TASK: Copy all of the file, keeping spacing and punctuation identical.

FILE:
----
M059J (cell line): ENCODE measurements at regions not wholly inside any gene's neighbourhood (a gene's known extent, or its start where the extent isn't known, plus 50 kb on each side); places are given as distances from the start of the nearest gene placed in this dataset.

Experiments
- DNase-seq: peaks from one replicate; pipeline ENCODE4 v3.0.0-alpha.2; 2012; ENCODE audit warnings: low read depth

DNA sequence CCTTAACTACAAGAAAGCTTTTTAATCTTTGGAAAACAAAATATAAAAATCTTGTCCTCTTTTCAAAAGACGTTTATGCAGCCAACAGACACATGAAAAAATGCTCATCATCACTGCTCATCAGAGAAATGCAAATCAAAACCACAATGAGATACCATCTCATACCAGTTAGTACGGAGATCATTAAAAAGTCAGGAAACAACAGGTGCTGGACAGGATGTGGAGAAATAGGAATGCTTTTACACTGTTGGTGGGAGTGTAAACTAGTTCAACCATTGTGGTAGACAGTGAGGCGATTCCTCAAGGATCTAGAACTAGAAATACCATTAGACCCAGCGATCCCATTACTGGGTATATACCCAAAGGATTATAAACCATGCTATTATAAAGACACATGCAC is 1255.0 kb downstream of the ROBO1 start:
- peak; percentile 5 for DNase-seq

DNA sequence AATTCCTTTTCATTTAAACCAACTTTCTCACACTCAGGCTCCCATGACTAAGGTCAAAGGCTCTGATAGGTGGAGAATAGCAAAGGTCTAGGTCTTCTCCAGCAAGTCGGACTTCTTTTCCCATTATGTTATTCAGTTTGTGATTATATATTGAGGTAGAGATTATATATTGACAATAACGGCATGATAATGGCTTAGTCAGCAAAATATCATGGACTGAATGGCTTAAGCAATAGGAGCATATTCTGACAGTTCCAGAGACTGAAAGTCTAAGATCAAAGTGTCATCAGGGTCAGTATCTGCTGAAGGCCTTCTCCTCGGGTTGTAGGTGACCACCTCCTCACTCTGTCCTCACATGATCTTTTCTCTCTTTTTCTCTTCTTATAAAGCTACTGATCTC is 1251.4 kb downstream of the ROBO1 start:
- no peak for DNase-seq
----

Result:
M059J (cell line): ENCODE measurements at regions not wholly inside any gene's neighbourhood (a gene's known extent, or its start where the extent isn't known, plus 50 kb on each side); places are given as distances from the start of the nearest gene placed in this dataset.

Experiments
- DNase-seq: peaks from one replicate; pipeline ENCODE4 v3.0.0-alpha.2; 2012; ENCODE audit warnings: low read depth

DNA sequence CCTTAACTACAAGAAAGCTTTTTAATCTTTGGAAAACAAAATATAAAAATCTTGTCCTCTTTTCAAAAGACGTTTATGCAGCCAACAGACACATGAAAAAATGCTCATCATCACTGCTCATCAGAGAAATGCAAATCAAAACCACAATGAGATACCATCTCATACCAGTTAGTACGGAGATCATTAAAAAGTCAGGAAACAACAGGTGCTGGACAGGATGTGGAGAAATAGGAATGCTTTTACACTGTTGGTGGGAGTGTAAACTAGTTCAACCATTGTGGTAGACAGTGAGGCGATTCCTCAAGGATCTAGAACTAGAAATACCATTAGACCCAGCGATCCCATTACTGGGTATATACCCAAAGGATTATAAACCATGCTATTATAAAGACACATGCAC is 1255.0 kb downstream of the ROBO1 start:
- peak; percentile 5 for DNase-seq

DNA sequence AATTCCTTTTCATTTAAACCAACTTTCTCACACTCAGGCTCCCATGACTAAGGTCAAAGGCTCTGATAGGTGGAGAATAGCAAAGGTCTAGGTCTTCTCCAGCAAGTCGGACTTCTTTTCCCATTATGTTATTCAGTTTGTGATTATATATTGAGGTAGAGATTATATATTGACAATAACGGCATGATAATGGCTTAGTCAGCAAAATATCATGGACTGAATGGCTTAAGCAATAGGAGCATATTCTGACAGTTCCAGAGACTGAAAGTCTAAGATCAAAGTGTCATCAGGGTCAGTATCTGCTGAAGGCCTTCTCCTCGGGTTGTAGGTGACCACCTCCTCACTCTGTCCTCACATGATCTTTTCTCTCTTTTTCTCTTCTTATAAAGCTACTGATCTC is 1251.4 kb downstream of the ROBO1 start:
- no peak for DNase-seq